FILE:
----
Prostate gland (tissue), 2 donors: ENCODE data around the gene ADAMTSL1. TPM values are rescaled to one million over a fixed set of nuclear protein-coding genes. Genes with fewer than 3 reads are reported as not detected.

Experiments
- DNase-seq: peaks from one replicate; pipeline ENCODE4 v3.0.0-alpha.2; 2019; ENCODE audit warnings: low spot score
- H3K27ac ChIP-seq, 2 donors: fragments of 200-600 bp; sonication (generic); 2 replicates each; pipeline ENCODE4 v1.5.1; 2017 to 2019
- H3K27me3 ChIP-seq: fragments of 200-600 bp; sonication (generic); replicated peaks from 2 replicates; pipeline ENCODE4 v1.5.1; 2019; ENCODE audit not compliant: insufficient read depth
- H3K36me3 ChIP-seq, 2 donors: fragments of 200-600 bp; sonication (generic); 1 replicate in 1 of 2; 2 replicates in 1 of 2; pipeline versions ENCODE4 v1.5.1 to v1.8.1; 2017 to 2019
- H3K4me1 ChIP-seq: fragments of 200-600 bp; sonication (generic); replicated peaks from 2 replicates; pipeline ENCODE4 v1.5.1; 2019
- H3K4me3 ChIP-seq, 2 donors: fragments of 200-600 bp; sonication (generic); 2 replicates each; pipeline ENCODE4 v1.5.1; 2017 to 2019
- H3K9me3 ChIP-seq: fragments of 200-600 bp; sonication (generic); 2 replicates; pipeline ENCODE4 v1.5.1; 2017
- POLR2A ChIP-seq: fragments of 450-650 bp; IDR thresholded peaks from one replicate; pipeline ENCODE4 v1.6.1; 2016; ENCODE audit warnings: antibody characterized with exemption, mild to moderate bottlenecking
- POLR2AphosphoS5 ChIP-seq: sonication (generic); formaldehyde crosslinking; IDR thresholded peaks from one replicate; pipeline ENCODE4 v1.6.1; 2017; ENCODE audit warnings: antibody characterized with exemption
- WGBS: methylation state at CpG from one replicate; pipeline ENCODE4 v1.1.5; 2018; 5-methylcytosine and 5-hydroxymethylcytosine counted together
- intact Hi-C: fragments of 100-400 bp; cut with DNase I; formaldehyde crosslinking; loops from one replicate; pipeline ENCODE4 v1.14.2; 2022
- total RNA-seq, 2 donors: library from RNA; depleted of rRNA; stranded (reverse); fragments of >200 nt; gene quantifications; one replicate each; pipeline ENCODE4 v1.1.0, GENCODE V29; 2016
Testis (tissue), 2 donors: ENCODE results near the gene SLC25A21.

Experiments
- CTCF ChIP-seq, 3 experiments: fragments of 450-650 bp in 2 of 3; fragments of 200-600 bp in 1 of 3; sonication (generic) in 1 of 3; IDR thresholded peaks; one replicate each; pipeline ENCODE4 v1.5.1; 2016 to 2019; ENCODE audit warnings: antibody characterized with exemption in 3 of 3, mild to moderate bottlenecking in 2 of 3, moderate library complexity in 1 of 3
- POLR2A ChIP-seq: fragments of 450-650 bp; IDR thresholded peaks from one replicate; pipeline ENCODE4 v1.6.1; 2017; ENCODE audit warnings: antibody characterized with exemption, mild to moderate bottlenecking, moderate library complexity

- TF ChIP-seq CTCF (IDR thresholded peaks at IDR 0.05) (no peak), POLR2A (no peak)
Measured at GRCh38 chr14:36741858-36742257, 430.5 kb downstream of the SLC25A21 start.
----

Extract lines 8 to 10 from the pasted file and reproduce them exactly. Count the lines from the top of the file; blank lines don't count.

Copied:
- H3K4me3 ChIP-seq, 2 donors: fragments of 200-600 bp; sonication (generic); 2 replicates each; pipeline ENCODE4 v1.5.1; 2017 to 2019
- H3K9me3 ChIP-seq: fragments of 200-600 bp; sonication (generic); 2 replicates; pipeline ENCODE4 v1.5.1; 2017
- POLR2A ChIP-seq: fragments of 450-650 bp; IDR thresholded peaks from one replicate; pipeline ENCODE4 v1.6.1; 2016; ENCODE audit warnings: antibody characterized with exemption, mild to moderate bottlenecking